The Switzerland-based Court of Arbitration for Sport (CAS) has decided to delay to April 2019 its ruling on a challenge by South African Olympic Champion Caster Semenya.
Semenya filed against the IAAF’s new regulation to stop her from running races against fellow women due to her high levels of testosterone.
A decision in the controversial case had been due next week but the world’s top sport court said it would not issue a verdict “until the end of April” because both sides had filed additional material since the hearing ended in February.
Semenya has challenged the International Association of Athletics Federations’ proposals aim at restricting her and other African female athletes with high testosterone levels from world athletics races, suggesting they should instead race against male athletes.
According to the IAAF on Thursday, 21 March 2019, it is seeking to force “hyper androgenic” athletes or those with “differences of sexual development” to seek treatment to lower their testosterone levels below a prescribed amount if they wish to continue competing as women.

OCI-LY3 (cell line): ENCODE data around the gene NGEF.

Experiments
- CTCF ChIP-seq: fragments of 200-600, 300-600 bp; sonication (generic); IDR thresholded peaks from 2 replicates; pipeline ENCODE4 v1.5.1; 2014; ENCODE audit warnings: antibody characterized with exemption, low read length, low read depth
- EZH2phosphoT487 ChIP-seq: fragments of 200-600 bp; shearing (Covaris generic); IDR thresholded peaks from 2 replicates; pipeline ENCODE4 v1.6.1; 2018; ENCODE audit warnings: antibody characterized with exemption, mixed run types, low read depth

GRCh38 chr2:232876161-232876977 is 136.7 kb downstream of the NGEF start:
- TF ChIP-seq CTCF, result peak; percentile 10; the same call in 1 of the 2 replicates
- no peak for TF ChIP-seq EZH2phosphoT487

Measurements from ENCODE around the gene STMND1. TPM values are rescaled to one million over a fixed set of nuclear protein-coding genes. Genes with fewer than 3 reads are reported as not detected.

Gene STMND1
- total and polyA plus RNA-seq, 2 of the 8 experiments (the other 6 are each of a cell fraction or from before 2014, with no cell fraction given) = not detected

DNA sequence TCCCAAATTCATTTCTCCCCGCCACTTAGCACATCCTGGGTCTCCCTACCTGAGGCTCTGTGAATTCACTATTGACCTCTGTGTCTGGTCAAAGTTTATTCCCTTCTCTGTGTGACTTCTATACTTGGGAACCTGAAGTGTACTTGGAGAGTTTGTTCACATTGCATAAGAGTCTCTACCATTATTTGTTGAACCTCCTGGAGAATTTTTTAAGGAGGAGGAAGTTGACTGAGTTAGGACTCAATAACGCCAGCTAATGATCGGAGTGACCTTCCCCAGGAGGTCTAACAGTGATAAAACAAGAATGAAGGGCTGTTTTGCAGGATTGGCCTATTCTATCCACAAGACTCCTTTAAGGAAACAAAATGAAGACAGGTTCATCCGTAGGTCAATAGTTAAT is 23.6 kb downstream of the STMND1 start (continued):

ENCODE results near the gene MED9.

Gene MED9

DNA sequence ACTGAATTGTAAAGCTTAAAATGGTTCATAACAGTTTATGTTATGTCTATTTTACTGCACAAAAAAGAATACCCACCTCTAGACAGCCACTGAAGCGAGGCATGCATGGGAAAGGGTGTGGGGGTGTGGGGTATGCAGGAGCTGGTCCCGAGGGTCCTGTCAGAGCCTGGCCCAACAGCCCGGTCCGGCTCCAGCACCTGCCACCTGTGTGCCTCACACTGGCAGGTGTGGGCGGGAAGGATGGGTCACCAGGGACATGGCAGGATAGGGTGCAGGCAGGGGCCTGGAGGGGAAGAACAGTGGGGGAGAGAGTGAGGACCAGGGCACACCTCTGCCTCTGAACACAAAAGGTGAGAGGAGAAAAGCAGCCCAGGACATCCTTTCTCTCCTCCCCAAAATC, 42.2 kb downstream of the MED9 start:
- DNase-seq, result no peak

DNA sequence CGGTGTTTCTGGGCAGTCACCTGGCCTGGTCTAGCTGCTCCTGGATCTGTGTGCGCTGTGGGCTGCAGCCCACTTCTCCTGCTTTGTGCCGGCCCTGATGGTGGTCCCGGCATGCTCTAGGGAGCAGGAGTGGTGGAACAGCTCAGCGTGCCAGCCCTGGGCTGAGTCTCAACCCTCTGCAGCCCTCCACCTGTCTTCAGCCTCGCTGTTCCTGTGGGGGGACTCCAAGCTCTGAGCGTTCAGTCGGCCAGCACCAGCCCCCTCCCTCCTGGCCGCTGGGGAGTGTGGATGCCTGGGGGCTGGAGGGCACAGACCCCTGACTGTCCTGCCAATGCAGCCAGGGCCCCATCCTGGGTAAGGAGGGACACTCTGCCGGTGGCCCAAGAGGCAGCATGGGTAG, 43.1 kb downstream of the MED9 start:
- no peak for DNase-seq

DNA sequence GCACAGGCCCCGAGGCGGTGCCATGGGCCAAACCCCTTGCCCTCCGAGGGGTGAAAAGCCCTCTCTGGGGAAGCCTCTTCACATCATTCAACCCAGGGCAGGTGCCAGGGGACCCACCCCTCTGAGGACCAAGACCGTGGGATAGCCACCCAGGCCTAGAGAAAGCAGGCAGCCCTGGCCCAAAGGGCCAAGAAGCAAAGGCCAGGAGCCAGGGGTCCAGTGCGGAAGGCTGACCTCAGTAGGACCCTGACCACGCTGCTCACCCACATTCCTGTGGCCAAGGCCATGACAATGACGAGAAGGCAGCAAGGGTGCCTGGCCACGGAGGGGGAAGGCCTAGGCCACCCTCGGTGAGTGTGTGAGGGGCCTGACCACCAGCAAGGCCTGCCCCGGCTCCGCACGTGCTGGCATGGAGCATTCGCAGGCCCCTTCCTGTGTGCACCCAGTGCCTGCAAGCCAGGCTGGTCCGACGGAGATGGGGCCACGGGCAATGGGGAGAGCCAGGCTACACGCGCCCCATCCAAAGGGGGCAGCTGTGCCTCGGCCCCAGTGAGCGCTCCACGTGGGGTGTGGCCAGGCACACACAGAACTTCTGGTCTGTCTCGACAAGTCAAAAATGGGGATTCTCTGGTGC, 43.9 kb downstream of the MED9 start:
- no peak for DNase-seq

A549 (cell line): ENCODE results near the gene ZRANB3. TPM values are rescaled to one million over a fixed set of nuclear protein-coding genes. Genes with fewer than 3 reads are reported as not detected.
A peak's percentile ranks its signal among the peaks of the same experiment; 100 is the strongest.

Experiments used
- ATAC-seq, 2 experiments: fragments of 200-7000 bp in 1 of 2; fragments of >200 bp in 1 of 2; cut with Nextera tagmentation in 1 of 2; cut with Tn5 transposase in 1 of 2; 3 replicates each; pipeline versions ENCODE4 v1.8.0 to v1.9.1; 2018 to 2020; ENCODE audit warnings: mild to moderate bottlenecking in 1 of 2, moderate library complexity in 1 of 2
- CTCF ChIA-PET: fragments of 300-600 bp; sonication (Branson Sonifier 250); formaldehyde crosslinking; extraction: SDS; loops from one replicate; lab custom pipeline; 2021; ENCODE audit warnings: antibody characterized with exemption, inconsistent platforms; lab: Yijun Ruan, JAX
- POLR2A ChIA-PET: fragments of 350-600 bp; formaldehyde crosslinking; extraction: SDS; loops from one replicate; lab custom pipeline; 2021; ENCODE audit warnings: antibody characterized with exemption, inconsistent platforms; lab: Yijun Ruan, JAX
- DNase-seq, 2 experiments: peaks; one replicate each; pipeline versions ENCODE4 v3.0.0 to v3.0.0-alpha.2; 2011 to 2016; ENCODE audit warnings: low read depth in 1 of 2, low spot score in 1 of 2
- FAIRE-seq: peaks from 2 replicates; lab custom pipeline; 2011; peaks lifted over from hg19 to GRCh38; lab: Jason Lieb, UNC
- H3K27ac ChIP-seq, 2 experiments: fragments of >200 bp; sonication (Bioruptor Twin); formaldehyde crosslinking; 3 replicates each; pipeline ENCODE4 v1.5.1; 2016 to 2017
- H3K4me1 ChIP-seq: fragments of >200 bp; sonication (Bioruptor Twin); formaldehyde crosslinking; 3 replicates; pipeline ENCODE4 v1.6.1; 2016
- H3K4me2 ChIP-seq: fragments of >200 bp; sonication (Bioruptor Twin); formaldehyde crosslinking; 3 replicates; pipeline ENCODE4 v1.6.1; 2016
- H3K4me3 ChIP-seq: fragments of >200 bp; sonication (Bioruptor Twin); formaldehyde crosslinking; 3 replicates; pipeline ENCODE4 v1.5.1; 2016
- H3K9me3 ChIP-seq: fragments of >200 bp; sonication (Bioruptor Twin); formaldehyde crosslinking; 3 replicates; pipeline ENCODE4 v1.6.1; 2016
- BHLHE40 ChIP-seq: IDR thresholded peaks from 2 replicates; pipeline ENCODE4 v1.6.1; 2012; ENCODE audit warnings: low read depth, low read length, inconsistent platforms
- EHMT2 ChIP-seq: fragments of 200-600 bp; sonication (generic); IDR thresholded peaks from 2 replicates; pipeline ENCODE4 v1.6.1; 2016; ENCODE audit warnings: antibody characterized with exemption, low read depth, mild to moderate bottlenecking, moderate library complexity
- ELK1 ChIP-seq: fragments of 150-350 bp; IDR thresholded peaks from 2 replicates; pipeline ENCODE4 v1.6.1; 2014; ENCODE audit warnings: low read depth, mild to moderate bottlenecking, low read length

The athletics governing body argued the moves were necessary to create a “level playing field” for other female athletes.
A wide coalition has rallied behind Semenya’s cause, including the South African government and rights activists worldwide.
Some scientific experts have argued that barring Semenya from competition due to naturally high testosterone levels would be like excluding basketball players because they are too tall.
In addition, the IAAF’s move has been described as being racist because all the athletes the world athletics body has targeted are women athletes from South Africa, Burundi, Uganda and Kenya.